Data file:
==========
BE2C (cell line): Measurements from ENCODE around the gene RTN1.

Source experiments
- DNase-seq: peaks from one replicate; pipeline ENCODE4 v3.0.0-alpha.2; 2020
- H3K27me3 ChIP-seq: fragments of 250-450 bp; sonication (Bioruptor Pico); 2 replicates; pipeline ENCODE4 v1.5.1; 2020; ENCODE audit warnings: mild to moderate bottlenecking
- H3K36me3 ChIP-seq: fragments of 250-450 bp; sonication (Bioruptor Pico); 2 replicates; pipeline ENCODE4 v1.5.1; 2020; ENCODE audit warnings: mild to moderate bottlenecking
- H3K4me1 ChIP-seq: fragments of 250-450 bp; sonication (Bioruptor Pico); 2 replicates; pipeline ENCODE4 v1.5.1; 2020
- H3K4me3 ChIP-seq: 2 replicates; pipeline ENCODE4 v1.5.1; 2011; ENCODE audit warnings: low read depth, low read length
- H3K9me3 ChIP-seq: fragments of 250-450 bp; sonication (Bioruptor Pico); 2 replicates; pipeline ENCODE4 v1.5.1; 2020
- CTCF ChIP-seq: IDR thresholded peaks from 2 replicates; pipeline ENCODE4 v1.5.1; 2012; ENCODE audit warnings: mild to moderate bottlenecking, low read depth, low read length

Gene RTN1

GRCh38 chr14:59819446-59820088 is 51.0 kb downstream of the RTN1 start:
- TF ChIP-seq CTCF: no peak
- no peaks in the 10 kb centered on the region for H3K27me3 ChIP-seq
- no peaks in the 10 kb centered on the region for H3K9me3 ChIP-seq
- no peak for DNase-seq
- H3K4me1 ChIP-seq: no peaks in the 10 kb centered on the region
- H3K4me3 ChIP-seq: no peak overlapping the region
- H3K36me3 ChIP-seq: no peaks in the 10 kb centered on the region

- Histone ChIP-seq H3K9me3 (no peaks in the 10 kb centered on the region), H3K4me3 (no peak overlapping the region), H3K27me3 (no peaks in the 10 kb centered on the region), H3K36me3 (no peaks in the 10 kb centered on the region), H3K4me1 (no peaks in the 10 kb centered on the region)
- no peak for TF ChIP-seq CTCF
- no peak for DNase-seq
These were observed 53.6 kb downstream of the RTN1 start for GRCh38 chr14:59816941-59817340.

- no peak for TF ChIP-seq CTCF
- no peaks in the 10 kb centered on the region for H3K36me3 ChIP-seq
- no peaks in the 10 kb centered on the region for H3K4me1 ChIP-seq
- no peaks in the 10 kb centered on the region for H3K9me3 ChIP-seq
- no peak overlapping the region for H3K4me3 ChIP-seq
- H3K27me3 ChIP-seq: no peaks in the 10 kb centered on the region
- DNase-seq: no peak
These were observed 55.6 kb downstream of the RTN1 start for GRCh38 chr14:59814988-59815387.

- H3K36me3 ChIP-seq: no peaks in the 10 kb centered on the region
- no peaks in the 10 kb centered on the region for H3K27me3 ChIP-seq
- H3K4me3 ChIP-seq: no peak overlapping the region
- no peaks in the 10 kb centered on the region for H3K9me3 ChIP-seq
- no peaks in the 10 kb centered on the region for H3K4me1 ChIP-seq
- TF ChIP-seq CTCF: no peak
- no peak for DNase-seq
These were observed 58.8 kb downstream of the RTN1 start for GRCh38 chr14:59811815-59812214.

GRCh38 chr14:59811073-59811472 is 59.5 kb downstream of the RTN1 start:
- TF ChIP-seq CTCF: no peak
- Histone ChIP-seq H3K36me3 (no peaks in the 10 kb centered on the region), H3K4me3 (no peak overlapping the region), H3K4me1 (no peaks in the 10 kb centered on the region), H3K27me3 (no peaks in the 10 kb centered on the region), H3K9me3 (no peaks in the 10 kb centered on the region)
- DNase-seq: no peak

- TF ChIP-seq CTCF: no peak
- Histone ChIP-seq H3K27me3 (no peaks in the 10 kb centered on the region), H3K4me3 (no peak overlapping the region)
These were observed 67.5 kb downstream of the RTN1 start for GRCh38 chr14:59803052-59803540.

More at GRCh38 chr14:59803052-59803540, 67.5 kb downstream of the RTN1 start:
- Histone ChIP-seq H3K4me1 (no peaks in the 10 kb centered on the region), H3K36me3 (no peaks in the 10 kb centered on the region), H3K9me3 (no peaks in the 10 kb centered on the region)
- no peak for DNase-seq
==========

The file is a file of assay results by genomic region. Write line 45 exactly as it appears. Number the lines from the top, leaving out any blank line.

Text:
These were observed 67.5 kb downstream of the RTN1 start for GRCh38 chr14:59803052-59803540.